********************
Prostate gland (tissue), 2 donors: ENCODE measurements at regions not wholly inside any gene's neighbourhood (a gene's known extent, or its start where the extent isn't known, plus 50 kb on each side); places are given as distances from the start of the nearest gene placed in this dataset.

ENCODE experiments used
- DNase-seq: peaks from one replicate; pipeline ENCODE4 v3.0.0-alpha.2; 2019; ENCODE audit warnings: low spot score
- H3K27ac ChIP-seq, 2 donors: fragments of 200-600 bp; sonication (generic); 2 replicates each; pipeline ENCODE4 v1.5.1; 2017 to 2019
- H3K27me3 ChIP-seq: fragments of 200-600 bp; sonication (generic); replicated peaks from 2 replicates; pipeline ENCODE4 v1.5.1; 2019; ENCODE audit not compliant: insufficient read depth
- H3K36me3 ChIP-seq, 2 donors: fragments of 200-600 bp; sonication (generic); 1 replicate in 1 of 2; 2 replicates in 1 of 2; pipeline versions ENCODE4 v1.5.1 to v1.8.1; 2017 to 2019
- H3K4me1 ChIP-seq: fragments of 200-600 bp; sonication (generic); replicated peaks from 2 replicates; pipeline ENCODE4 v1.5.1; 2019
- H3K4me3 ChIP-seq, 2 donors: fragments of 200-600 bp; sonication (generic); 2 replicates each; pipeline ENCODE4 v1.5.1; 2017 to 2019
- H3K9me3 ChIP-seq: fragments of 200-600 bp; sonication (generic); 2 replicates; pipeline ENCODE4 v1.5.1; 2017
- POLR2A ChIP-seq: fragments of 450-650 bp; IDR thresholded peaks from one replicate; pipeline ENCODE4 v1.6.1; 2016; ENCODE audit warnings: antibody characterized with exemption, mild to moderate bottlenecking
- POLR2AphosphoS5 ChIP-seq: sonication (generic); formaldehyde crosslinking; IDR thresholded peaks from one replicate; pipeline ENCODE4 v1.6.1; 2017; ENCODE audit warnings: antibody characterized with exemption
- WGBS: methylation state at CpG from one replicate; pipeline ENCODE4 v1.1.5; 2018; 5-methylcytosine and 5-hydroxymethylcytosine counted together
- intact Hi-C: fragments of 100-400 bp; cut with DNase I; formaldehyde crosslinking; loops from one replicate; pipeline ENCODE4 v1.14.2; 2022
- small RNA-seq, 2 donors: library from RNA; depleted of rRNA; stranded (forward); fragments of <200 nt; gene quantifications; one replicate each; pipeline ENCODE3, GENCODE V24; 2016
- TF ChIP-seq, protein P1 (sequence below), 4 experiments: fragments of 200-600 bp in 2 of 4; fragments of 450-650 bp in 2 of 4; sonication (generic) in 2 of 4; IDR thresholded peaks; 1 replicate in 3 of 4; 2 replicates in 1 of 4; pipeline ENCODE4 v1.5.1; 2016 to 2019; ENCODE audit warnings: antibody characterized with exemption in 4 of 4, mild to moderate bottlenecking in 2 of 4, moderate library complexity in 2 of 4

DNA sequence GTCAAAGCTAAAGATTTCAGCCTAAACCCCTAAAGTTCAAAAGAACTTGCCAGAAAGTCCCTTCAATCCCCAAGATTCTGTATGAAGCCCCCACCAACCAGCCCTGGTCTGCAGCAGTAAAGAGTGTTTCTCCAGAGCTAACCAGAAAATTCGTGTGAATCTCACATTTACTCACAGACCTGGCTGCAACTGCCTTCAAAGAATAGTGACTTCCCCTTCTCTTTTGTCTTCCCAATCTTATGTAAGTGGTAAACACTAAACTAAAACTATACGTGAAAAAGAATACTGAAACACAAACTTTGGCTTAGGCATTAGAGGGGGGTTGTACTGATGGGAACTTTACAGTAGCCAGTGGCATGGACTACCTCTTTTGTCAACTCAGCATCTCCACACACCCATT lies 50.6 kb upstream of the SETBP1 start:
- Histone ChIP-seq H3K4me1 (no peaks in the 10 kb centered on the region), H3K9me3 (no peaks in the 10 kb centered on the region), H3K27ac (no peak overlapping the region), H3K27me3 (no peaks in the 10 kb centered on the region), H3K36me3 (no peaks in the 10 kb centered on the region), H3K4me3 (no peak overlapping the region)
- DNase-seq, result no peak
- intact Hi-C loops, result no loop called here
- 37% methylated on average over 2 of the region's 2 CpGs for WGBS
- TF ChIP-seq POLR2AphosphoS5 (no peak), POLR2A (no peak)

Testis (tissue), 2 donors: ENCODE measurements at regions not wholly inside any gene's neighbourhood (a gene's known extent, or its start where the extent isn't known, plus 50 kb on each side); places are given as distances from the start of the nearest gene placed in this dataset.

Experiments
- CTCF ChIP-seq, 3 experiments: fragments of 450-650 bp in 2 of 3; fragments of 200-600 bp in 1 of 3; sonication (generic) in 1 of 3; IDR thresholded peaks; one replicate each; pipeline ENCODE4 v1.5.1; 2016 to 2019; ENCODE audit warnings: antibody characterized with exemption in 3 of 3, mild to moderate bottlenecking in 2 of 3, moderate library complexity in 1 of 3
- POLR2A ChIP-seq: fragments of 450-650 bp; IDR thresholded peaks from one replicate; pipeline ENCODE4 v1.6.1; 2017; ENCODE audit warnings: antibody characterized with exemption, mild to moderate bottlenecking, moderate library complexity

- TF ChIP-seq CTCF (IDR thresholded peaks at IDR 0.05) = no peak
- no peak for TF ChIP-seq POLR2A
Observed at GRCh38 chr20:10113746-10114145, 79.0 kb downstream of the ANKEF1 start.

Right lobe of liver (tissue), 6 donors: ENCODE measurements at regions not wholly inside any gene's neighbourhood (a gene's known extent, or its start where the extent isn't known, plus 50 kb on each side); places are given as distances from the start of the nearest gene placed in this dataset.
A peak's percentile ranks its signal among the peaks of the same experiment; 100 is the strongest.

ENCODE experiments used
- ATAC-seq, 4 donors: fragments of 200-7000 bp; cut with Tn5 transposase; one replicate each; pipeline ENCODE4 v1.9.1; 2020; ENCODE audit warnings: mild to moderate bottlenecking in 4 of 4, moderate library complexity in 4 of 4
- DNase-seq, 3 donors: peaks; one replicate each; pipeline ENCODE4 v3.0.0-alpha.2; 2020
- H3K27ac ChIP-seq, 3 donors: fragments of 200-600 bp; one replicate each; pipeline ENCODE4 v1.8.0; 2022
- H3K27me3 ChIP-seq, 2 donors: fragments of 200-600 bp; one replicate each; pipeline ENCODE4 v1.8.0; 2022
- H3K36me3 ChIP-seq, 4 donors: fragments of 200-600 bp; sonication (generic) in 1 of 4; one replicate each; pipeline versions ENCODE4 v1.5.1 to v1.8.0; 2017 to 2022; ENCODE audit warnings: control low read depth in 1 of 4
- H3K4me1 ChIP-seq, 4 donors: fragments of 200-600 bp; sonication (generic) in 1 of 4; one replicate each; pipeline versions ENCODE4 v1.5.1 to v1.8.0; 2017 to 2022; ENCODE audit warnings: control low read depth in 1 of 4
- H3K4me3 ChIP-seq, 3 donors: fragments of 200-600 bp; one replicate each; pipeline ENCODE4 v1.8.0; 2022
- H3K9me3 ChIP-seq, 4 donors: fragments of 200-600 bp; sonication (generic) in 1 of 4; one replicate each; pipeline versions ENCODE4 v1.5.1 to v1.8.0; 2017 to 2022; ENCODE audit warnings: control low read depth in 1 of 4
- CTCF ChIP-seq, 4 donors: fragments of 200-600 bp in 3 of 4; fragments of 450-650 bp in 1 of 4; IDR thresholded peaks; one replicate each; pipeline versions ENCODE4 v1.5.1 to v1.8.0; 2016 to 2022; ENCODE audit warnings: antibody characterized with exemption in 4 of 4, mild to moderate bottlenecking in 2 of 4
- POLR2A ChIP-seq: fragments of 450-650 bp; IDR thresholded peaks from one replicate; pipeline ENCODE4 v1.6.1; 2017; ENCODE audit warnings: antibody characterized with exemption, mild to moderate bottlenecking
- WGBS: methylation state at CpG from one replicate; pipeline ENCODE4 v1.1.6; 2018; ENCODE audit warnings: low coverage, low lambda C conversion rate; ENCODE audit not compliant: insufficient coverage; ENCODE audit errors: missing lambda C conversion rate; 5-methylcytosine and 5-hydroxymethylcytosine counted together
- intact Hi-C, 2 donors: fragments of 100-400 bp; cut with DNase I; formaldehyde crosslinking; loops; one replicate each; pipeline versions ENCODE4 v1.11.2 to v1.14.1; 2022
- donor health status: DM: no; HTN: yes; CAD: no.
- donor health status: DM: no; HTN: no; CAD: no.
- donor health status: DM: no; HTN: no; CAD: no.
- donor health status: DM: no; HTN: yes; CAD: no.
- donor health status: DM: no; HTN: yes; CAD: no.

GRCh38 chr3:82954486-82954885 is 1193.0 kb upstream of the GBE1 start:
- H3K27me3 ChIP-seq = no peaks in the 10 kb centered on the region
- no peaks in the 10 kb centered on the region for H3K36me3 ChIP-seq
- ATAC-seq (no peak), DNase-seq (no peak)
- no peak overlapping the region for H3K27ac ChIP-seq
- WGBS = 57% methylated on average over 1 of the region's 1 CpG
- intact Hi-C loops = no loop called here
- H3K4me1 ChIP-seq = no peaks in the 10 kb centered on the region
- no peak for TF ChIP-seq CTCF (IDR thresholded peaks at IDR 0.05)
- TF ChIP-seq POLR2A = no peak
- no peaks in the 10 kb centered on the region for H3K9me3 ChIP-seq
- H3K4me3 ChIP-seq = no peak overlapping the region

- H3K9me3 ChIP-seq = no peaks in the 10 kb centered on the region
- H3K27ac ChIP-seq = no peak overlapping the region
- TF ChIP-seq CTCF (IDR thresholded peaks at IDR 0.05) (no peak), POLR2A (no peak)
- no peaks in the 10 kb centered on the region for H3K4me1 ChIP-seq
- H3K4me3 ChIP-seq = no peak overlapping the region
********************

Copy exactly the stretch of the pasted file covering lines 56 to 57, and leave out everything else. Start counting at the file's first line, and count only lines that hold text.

- H3K4me1 ChIP-seq = no peaks in the 10 kb centered on the region
- no peak for TF ChIP-seq CTCF (IDR thresholded peaks at IDR 0.05)